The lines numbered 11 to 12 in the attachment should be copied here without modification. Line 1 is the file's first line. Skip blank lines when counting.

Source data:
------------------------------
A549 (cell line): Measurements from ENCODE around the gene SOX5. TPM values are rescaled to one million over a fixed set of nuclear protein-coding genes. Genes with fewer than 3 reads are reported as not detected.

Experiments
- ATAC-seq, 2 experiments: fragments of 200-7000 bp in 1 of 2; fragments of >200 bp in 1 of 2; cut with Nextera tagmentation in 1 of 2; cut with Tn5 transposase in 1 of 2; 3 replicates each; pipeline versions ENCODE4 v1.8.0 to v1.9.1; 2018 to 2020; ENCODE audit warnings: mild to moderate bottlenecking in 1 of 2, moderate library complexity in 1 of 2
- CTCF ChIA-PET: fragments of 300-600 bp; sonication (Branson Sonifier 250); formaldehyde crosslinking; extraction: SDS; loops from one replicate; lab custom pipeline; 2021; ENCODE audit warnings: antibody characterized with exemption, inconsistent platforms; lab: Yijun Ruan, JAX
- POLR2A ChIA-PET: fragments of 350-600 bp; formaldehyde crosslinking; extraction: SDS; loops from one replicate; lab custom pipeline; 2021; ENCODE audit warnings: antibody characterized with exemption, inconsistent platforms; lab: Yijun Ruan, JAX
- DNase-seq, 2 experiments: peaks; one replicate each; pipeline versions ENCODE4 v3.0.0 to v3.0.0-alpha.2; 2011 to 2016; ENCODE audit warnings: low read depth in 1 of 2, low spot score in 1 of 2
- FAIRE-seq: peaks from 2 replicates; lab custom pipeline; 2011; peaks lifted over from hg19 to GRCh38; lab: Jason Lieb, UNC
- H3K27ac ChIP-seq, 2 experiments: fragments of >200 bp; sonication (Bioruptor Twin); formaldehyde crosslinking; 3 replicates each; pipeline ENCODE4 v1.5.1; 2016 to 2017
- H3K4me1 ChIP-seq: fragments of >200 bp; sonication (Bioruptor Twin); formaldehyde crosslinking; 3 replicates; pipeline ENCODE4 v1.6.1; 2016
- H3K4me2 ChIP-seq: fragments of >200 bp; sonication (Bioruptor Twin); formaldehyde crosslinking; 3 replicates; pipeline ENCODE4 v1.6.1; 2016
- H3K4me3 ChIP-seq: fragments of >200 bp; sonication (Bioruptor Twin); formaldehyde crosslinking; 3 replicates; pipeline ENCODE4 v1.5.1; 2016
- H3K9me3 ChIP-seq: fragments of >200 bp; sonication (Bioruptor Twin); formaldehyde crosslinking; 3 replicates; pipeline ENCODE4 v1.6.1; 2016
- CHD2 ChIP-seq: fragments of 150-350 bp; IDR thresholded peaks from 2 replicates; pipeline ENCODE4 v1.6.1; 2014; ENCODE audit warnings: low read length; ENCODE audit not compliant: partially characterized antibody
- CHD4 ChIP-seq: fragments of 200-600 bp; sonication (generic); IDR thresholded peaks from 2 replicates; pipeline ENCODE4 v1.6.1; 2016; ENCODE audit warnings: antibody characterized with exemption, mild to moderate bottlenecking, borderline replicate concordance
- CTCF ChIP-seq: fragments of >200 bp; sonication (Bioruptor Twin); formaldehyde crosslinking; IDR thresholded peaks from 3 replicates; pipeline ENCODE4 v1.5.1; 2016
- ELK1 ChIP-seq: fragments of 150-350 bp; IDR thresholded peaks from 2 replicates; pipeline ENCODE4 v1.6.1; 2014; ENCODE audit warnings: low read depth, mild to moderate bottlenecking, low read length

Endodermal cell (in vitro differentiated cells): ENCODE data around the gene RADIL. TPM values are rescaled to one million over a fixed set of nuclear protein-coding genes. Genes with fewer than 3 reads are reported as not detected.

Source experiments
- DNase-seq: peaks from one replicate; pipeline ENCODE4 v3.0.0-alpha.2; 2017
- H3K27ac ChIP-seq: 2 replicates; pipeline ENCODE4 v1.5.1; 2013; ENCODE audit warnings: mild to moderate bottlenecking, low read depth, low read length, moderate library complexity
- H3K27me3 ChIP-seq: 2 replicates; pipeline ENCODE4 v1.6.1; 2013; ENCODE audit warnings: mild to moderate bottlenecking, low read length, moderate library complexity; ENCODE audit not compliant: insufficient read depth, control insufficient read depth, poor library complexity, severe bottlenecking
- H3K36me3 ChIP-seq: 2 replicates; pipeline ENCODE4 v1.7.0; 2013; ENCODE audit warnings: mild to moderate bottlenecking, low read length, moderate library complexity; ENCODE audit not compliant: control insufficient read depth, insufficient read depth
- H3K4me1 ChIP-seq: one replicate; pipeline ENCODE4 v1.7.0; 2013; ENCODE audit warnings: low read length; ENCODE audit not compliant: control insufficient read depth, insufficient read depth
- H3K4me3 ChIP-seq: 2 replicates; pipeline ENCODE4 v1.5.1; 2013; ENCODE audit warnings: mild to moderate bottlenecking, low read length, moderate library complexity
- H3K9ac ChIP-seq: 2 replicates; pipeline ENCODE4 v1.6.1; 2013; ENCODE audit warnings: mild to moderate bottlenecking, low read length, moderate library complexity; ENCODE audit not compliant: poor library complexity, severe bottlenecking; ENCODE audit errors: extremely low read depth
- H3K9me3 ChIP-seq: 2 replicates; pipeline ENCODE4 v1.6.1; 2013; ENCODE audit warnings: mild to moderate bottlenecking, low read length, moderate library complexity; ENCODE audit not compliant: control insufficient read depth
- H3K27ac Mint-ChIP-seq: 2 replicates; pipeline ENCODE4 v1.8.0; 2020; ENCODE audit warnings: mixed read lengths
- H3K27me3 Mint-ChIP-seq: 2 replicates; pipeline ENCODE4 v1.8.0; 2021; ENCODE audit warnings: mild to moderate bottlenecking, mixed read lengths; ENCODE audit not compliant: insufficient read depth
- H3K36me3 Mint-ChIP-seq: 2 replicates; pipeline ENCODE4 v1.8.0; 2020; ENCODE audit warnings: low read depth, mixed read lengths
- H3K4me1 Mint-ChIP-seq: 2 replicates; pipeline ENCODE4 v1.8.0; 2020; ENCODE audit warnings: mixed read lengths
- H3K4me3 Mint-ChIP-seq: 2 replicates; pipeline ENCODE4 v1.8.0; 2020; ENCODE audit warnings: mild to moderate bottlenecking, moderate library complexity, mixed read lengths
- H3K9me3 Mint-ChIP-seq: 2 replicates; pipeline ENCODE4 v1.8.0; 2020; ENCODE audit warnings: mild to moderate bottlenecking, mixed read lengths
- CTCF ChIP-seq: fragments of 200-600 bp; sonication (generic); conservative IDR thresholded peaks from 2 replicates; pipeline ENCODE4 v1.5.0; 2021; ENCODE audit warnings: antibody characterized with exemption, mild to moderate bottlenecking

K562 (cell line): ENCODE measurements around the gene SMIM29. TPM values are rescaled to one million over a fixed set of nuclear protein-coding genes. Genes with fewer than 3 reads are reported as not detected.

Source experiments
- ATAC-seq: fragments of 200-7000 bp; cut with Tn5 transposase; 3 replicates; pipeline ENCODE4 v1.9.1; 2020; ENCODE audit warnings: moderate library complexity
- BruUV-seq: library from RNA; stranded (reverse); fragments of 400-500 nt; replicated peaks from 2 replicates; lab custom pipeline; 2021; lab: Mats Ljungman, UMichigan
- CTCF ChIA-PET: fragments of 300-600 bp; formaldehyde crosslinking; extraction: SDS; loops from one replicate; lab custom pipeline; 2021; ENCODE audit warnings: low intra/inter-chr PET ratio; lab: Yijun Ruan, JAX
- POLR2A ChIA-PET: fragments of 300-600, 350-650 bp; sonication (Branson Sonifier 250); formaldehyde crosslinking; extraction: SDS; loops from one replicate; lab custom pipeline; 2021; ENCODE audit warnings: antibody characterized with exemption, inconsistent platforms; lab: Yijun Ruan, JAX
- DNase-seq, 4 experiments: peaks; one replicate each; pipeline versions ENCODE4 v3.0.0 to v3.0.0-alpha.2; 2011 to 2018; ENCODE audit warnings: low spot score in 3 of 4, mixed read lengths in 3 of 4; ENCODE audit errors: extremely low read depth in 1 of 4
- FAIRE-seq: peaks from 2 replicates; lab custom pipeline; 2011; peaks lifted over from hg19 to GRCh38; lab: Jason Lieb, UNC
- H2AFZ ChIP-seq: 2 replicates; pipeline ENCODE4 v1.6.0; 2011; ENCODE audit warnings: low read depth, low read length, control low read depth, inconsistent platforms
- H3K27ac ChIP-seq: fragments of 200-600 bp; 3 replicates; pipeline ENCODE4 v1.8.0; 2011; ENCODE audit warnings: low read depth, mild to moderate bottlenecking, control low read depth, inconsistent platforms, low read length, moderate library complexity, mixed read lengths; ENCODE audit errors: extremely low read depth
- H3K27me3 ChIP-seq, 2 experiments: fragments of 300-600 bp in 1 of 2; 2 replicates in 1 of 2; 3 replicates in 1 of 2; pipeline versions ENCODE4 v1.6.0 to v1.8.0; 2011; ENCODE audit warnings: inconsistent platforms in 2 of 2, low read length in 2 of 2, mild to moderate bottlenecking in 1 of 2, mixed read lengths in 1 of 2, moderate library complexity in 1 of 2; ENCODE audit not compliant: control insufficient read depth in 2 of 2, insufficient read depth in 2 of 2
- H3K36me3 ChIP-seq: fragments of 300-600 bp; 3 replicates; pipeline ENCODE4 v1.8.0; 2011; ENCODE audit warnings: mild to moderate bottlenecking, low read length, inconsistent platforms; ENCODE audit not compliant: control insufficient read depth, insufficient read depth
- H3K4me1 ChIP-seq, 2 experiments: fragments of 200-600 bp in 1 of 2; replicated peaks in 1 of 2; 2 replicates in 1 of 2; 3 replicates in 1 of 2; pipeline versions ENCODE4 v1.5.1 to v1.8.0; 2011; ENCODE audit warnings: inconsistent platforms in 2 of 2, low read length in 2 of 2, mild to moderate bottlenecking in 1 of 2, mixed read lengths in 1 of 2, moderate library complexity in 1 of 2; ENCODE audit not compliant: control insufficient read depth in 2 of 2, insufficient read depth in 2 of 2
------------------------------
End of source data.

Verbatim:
- H3K4me3 ChIP-seq: fragments of >200 bp; sonication (Bioruptor Twin); formaldehyde crosslinking; 3 replicates; pipeline ENCODE4 v1.5.1; 2016
- H3K9me3 ChIP-seq: fragments of >200 bp; sonication (Bioruptor Twin); formaldehyde crosslinking; 3 replicates; pipeline ENCODE4 v1.6.1; 2016